• Short Summary

    Gibraltar has long been a point of issue between Britain and Spain. About a decade?

  • Description

    1.
    CU: Barbed wire fence PULL FOCUS TO SHOW Gibraltarians behind barriers. (TWO SHOTS)
    0.10

    2.
    LV: Spanish relatives on their side of fence.
    0.13

    3.
    AERIAL VIEW: Gibraltar. (TWO SHOTS)
    0.32

    4.
    AERIAL VIEW: British naval ships moored in harbour. (FOUR SHOTS)
    0.53

    5.
    LV: Woman sweeping steps ZOOM BACK TO SHOW Union Jacks near steps.
    1.05

    6.
    GV STREET SCENE: Cars and pedestrians.
    1.09

    7.
    SV & CU: Interview with lawyer Joseph Trei. (SOF)
    1.42

    8.
    LV: Spanish flag ZOOM BACK TO SHOW Gibraltarians looking through large gates.
    1.50


    REPORTER: "This is the front line in the siege of Gibraltar. It's a cold war all but forgotten, one in which the Gibraltarians communicate with their families and friends just 50 yards away as best they can. For 12 years now the 30,000 inhabitants have survived the blockade imposed by Genera Franco to force the British surrender to the rock. And with the dictator now dead, and democracy reborn in Spain, there's growing optimism that the restrictions might soon be lifted. The British military presence emphasises Gibraltar's continuing importance to NATO. And since Spain now wants to join the Alliance, as well as the Common Market, further escalation of the dispute with Britain seems most unlikely. Indeed, Gibraltar's Chief Minister (the honourable Sir Joshua Hassan) has been told by the British Foreign Secretary, Dr. Owen, about Spain's new degree of sensitivity and understanding over the issue.



    The attitude of the majority of Gibraltarians however is unchanged: "British we are and British we stay". But not everyone is opposed to a negotiated settlement with Spain. Lawyer Joseph Trei is one of these so-called doves.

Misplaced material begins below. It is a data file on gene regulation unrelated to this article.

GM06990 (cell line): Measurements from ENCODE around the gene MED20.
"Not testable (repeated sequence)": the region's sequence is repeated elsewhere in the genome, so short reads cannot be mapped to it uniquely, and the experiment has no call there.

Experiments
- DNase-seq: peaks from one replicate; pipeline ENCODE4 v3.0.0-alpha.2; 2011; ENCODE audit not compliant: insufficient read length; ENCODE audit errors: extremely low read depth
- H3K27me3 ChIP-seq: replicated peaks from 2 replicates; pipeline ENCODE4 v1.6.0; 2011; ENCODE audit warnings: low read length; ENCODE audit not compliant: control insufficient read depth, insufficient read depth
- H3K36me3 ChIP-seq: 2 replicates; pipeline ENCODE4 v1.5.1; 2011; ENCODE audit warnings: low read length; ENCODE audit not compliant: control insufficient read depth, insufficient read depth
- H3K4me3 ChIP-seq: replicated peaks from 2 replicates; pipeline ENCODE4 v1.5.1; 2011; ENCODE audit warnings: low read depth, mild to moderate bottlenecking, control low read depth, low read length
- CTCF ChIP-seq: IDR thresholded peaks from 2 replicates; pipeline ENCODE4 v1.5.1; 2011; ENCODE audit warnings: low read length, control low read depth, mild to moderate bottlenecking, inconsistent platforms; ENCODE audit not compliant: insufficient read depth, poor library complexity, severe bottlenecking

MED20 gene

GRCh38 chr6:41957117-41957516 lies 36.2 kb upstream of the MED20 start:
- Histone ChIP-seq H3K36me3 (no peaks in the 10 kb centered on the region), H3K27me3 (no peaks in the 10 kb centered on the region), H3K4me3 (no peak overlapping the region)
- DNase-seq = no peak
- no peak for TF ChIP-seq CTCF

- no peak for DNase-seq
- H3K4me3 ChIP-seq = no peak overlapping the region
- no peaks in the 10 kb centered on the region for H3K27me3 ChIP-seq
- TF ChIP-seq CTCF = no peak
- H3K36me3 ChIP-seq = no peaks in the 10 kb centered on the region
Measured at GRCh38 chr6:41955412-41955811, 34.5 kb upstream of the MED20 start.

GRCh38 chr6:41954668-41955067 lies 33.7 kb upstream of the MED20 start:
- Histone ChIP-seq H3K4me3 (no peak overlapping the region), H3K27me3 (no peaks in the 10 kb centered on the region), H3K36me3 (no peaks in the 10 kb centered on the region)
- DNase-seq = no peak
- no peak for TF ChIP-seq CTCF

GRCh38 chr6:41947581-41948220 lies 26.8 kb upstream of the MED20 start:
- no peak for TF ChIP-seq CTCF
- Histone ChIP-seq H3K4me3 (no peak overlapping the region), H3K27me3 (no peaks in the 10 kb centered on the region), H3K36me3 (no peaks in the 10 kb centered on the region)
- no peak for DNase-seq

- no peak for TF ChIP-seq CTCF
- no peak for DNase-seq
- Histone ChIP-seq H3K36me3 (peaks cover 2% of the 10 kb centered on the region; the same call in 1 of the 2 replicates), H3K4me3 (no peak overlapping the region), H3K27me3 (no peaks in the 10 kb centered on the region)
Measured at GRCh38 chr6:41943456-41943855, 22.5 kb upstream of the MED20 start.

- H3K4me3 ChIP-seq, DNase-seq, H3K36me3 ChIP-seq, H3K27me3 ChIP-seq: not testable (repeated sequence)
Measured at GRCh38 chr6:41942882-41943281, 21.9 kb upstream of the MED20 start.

TREI: "Gibraltar reconciled with Britain and Spain can hope to have a very, very happy economic and social and political existence within the realms of its autonomy because Spain will then take away the restrictions and Spain will have to make it see that gibraltar has in no way lost its ultimate reconciliation with Spanish historical claims".



    REPORTER: "And while the restrictions do continue, there's likely to be very little support for such optimistic views".



    Gibraltar is a British Crown Colony whose executive authority is a Governor. it achieved partial self-government in 1964, control over most internal matters in 1969, and joined the EEC with Britain in 1973 under the Treaty of Rome. The Spanish government lays claim to Gibraltar as part of its territory, but the United Kingdom maintains that the Treaty of Utrecht in 1713 gave the UK sovereignty over Gibraltar forever. Spain has applied to the United Nations to have the tiny peninsula ceded to her. In the late 1960s, Spain closed the land frontier, imposed an airspace restriction affecting aircraft landing at Gibraltar, withdrew the Spanish labour force and cut off telephone and telegraphic communications with Spain. It also removed the Algeciras ferry, the only remaining means of direct access to Spain.




    Initials JS/2155


    CHRISTOPHER MORRIS

    Script is copyright Reuters Limited. All rights reserved

    Background: Gibraltar has long been a point of issue between Britain and Spain. About a decade ago Spain, under General Franco, closed the border between Spain and Gibraltar and put a squeeze on its inhabitants. But Spain without Franco is thawing. And part of this process could be an easing of relations between the two countries over Gibraltar. Christopher Morris of the NBC reports.

  • Tags

  • Data

    Film ID:
    VLVAE7JVJRV94KTCGR5J35YING57B
    Media URN:
    VLVAE7JVJRV94KTCGR5J35YING57B
    Group:
    Reuters - Source to be Verified
    Archive:
    Reuters
    Issue Date:
    30/09/1977
    Sound:
    Unknown
    HD Format:
    Available on request
    Stock:
    Colour
    Duration:
    00:01:51:00
    Time in/Out:
    /
    Canister:
    N/A

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